Tuesday, October 7, 2014
With global population set to soar between now and 2050, particularly in third-world countries, it's a real problem working out how we can feed everyone. Science, of course, has a way of finding solutions, but these can throw up a host of other technical and ethical issues.
An article in the current New Scientist discusses a new process that could supercharge plants by swapping out their naturally evolved photosynthetic 'engine' with a genetically engineered replacement that will increase crop yields by 25% and reduce the amount of irrigation required.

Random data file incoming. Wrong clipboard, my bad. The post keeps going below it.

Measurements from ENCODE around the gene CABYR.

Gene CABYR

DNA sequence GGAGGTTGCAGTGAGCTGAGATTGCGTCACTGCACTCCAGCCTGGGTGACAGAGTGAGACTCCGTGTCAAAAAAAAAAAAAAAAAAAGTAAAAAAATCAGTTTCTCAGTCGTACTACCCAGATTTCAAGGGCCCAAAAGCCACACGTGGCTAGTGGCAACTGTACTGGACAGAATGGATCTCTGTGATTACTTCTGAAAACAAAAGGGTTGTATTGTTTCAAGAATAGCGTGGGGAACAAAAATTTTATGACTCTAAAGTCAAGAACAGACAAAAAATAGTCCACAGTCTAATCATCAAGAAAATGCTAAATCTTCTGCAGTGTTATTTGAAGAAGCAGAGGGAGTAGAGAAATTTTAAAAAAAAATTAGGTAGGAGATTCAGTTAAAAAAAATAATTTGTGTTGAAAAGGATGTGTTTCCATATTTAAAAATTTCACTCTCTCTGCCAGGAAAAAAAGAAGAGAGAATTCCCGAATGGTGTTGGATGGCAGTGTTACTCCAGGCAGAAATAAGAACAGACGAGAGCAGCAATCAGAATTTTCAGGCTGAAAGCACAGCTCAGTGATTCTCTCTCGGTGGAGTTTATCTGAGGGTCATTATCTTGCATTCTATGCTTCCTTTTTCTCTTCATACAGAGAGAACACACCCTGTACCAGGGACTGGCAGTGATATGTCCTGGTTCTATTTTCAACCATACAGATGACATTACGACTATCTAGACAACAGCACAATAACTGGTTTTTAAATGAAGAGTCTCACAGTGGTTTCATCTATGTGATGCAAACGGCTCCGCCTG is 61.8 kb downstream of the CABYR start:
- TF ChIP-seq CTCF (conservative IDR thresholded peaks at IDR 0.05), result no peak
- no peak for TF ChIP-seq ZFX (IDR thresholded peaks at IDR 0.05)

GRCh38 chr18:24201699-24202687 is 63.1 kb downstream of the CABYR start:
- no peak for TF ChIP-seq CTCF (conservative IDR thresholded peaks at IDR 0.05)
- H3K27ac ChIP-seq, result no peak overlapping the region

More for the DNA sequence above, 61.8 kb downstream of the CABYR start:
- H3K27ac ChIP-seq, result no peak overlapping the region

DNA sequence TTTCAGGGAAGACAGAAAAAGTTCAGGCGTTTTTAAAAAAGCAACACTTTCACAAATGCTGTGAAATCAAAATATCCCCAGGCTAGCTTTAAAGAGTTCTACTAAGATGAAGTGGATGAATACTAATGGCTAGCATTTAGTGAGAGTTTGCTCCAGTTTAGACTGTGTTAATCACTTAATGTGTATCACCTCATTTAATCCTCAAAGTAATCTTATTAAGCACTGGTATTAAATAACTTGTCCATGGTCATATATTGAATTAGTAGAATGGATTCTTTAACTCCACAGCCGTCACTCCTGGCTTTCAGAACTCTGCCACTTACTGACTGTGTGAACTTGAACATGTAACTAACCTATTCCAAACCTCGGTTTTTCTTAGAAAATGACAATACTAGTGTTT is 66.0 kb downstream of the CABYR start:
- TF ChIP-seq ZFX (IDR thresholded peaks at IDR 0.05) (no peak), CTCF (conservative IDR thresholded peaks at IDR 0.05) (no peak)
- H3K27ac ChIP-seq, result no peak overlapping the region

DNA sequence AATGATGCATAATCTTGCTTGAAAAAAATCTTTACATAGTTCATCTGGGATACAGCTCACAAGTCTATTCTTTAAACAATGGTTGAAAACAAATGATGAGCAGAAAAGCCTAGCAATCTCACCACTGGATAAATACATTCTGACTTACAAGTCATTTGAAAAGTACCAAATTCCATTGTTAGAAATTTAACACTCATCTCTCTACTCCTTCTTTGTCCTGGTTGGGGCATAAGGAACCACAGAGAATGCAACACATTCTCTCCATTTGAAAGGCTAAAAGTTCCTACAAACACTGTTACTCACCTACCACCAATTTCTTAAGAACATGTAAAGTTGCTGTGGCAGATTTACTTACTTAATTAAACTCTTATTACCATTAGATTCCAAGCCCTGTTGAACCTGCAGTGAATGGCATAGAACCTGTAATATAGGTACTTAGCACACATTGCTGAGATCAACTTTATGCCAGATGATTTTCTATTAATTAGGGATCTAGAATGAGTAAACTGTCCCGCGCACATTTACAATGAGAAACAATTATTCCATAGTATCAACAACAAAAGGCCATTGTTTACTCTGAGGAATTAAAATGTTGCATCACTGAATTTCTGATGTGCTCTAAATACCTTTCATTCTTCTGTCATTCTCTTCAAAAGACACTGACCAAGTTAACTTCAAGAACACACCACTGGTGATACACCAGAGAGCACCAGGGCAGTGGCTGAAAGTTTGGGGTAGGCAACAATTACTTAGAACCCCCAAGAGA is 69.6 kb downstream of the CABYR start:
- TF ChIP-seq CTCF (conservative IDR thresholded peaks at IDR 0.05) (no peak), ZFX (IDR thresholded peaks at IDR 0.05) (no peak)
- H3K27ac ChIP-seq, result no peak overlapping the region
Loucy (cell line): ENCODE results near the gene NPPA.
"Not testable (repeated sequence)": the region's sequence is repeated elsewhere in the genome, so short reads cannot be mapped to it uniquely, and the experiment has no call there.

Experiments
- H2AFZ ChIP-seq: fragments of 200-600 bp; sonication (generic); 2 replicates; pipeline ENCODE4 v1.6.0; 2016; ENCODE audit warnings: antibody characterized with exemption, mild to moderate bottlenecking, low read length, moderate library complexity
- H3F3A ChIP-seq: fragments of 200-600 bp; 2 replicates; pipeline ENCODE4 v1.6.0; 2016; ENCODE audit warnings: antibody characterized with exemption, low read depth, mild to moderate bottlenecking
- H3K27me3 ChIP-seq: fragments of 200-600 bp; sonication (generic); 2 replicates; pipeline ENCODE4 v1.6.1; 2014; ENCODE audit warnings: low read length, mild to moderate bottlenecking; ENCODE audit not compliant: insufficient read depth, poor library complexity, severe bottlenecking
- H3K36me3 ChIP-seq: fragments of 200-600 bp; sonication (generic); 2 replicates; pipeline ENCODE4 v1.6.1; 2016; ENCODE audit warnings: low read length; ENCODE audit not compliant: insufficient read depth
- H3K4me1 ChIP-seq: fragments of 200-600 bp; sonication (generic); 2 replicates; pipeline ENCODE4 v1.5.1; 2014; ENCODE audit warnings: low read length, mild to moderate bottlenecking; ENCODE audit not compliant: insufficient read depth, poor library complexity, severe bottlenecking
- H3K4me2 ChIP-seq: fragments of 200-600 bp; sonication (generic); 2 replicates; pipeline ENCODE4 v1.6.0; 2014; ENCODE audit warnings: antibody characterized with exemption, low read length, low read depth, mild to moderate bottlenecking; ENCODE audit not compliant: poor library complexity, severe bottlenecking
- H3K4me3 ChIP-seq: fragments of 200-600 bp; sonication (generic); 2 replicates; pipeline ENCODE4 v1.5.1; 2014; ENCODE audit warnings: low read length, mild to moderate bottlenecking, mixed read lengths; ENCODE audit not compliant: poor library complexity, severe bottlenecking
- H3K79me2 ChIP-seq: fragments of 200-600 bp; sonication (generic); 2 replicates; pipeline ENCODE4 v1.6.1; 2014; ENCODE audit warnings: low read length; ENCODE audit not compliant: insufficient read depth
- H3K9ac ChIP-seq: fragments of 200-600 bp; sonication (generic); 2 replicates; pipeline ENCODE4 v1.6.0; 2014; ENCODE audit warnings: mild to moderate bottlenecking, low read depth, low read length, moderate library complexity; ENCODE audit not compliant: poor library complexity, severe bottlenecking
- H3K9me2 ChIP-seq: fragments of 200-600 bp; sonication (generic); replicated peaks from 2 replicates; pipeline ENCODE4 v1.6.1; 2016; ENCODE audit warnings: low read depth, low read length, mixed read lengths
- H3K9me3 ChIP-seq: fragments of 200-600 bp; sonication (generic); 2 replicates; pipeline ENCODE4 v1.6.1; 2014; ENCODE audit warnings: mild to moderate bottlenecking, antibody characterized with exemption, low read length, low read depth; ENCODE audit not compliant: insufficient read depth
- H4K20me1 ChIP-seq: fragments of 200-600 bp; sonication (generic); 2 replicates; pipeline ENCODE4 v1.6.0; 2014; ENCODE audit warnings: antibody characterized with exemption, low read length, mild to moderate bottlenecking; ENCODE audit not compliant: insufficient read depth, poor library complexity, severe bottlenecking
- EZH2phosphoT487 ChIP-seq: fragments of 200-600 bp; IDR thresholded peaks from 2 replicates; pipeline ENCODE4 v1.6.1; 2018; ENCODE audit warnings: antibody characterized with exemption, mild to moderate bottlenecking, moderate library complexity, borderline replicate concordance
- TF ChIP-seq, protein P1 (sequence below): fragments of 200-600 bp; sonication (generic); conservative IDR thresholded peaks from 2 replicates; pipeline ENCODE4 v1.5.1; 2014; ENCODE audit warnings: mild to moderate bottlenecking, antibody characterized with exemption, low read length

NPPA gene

It sounds like a miracle cure, but there has long been resistance to Genetically Modified (GM) crops due to the fear that GM plants escaping into the wild could wreak unforeseen havoc with the biosphere.
Certainly supercharged plants that escape would rapidly outcompete wild varieties for space and sunlight, but rising food pressures may mean we're forced to take that chance. There's also the important fact that supercharged plants will suck up more CO2 as part of the photosynthetic process, which could have a significant effect on climate change.
One possible solution to the problem is to supercharge wild varieties of plants as well, in order to level the playing field while reaping the benefits.
Given the alternative, this is an issue to watch closely.